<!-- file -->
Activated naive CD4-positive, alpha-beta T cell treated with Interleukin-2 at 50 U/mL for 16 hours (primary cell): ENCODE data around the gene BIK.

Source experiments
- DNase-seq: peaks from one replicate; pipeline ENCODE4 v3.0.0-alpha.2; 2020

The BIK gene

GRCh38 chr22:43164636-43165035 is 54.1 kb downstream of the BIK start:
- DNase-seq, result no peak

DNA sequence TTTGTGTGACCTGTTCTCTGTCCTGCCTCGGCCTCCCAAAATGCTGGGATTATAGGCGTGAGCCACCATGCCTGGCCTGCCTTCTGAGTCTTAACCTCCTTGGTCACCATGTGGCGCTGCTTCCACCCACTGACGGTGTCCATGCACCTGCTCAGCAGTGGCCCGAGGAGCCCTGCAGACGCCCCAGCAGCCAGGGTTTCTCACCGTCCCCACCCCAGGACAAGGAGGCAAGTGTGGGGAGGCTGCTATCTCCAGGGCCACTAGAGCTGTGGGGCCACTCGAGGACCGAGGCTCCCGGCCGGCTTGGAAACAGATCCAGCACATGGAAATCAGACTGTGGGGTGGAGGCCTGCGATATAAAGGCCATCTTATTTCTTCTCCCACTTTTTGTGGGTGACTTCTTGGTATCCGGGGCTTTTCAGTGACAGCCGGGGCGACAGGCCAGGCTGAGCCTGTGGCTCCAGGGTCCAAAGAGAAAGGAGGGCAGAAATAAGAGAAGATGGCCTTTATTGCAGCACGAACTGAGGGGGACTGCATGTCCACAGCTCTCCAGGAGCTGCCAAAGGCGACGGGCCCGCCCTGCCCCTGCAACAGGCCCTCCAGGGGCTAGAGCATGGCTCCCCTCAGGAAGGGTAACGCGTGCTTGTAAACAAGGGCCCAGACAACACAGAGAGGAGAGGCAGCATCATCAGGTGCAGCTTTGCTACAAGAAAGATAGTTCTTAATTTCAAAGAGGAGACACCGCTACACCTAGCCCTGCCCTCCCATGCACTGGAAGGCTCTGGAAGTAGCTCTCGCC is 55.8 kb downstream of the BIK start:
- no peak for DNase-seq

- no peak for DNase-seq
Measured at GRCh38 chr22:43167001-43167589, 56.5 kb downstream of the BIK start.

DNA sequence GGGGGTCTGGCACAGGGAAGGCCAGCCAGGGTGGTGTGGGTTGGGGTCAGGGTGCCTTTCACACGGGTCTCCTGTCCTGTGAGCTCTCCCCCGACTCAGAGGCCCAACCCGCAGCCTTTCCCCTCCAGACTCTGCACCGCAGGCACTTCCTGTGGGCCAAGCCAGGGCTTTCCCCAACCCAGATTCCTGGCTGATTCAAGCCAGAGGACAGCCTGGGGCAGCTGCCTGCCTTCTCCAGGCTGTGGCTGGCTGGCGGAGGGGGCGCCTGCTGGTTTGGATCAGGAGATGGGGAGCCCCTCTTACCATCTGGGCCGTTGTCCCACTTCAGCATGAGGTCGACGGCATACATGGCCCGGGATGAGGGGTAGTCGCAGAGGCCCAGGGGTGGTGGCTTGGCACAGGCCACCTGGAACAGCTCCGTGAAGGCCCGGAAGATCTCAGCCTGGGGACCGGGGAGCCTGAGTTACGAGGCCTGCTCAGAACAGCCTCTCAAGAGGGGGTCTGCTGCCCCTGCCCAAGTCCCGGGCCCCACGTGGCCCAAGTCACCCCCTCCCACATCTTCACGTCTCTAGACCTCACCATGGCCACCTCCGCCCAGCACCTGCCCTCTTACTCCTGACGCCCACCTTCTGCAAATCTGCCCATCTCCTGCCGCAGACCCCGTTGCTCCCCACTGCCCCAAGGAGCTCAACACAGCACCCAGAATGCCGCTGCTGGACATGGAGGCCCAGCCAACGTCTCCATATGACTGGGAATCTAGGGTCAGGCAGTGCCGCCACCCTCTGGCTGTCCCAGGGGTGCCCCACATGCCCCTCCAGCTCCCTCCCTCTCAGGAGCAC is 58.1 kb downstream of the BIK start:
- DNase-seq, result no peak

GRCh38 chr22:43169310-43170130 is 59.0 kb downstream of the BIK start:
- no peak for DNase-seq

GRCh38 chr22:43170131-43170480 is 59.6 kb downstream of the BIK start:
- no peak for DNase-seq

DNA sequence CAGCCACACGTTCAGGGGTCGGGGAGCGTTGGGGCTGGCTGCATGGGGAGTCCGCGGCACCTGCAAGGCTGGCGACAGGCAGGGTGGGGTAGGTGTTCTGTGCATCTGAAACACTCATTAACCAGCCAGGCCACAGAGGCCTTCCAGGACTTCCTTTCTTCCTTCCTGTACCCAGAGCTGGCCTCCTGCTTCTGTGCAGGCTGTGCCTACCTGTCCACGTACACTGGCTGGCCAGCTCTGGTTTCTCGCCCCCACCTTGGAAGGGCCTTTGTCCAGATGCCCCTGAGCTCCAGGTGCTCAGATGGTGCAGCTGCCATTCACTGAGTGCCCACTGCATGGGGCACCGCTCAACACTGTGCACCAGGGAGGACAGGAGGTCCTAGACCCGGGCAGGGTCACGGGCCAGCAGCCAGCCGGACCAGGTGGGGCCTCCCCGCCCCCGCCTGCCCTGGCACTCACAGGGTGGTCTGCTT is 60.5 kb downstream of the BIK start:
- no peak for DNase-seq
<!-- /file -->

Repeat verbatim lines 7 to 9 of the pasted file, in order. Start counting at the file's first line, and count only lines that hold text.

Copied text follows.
DNA sequence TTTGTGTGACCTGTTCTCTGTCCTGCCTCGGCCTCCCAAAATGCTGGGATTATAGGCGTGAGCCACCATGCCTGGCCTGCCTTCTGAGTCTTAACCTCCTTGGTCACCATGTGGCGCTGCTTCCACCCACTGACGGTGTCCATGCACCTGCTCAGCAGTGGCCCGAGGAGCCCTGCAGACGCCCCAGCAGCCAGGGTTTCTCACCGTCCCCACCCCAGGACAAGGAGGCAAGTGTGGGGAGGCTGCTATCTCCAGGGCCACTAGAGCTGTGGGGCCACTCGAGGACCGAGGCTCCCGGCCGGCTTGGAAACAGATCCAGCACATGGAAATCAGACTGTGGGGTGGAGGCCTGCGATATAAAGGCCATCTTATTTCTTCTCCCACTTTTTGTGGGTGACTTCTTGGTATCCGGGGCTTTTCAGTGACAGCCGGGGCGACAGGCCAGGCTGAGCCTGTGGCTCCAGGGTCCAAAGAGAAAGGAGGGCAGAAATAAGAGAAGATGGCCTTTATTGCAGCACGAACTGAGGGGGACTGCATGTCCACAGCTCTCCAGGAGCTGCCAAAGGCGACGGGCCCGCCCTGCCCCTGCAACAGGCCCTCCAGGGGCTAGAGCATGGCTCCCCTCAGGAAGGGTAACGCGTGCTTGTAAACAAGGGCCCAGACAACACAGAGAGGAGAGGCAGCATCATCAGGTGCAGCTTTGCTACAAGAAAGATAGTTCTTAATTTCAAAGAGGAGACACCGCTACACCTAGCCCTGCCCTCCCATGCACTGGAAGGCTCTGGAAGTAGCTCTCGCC is 55.8 kb downstream of the BIK start:
- no peak for DNase-seq

- no peak for DNase-seq